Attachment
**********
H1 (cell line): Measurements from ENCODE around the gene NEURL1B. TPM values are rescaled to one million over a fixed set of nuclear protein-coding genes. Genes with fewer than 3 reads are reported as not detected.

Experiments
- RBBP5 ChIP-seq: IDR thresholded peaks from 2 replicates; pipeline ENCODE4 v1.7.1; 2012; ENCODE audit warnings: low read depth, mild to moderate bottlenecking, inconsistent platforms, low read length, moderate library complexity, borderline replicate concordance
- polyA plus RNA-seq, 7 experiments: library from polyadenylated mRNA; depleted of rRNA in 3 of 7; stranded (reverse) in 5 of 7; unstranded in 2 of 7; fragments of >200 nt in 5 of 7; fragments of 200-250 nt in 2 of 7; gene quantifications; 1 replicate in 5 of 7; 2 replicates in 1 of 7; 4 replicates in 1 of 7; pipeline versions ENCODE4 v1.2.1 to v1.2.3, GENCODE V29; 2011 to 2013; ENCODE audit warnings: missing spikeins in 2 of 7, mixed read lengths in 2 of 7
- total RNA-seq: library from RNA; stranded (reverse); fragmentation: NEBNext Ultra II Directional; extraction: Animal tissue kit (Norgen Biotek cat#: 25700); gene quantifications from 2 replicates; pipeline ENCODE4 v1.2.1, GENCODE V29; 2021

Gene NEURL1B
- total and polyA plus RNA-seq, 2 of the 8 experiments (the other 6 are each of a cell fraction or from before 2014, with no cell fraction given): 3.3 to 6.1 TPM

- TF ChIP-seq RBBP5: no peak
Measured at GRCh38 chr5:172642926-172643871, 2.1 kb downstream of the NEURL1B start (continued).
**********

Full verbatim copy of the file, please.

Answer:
H1 (cell line): Measurements from ENCODE around the gene NEURL1B. TPM values are rescaled to one million over a fixed set of nuclear protein-coding genes. Genes with fewer than 3 reads are reported as not detected.

Experiments
- RBBP5 ChIP-seq: IDR thresholded peaks from 2 replicates; pipeline ENCODE4 v1.7.1; 2012; ENCODE audit warnings: low read depth, mild to moderate bottlenecking, inconsistent platforms, low read length, moderate library complexity, borderline replicate concordance
- polyA plus RNA-seq, 7 experiments: library from polyadenylated mRNA; depleted of rRNA in 3 of 7; stranded (reverse) in 5 of 7; unstranded in 2 of 7; fragments of >200 nt in 5 of 7; fragments of 200-250 nt in 2 of 7; gene quantifications; 1 replicate in 5 of 7; 2 replicates in 1 of 7; 4 replicates in 1 of 7; pipeline versions ENCODE4 v1.2.1 to v1.2.3, GENCODE V29; 2011 to 2013; ENCODE audit warnings: missing spikeins in 2 of 7, mixed read lengths in 2 of 7
- total RNA-seq: library from RNA; stranded (reverse); fragmentation: NEBNext Ultra II Directional; extraction: Animal tissue kit (Norgen Biotek cat#: 25700); gene quantifications from 2 replicates; pipeline ENCODE4 v1.2.1, GENCODE V29; 2021

Gene NEURL1B
- total and polyA plus RNA-seq, 2 of the 8 experiments (the other 6 are each of a cell fraction or from before 2014, with no cell fraction given): 3.3 to 6.1 TPM

- TF ChIP-seq RBBP5: no peak
Measured at GRCh38 chr5:172642926-172643871, 2.1 kb downstream of the NEURL1B start (continued).